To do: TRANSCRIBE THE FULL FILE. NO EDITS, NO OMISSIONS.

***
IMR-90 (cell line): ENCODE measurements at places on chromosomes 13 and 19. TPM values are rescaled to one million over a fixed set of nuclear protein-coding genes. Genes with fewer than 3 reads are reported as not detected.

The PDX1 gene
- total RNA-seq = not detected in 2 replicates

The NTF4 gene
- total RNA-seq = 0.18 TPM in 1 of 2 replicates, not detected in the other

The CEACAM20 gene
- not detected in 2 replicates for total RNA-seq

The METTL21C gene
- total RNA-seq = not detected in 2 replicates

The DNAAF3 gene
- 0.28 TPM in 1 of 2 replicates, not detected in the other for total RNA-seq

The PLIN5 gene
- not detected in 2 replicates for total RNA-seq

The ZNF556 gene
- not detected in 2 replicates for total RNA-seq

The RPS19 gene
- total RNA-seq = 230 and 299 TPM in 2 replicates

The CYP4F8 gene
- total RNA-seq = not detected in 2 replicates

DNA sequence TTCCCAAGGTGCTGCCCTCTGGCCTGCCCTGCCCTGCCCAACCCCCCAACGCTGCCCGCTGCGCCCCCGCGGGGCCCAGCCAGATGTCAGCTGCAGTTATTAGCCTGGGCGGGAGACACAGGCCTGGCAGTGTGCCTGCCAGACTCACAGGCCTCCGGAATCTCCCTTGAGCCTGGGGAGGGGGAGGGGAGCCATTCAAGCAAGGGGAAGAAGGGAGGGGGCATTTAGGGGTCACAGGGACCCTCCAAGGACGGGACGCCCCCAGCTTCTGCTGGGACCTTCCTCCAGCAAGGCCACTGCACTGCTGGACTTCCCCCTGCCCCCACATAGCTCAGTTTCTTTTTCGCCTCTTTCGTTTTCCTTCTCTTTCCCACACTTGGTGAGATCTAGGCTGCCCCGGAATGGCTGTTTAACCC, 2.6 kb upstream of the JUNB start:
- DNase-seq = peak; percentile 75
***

IMR-90 (cell line): ENCODE measurements at places on chromosomes 13 and 19. TPM values are rescaled to one million over a fixed set of nuclear protein-coding genes. Genes with fewer than 3 reads are reported as not detected.

The PDX1 gene
- total RNA-seq = not detected in 2 replicates

The NTF4 gene
- total RNA-seq = 0.18 TPM in 1 of 2 replicates, not detected in the other

The CEACAM20 gene
- not detected in 2 replicates for total RNA-seq

The METTL21C gene
- total RNA-seq = not detected in 2 replicates

The DNAAF3 gene
- 0.28 TPM in 1 of 2 replicates, not detected in the other for total RNA-seq

The PLIN5 gene
- not detected in 2 replicates for total RNA-seq

The ZNF556 gene
- not detected in 2 replicates for total RNA-seq

The RPS19 gene
- total RNA-seq = 230 and 299 TPM in 2 replicates

The CYP4F8 gene
- total RNA-seq = not detected in 2 replicates

DNA sequence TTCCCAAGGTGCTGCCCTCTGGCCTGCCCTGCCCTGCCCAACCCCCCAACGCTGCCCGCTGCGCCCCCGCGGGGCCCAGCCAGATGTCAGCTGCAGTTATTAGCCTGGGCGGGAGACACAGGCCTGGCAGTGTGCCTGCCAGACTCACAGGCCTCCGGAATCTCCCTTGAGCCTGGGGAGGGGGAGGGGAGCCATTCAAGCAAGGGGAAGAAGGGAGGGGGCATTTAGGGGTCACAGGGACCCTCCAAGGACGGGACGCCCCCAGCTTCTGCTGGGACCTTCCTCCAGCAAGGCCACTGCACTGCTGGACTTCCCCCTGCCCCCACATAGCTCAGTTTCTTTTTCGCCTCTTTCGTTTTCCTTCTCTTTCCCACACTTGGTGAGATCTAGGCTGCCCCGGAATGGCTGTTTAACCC, 2.6 kb upstream of the JUNB start:
- DNase-seq = peak; percentile 75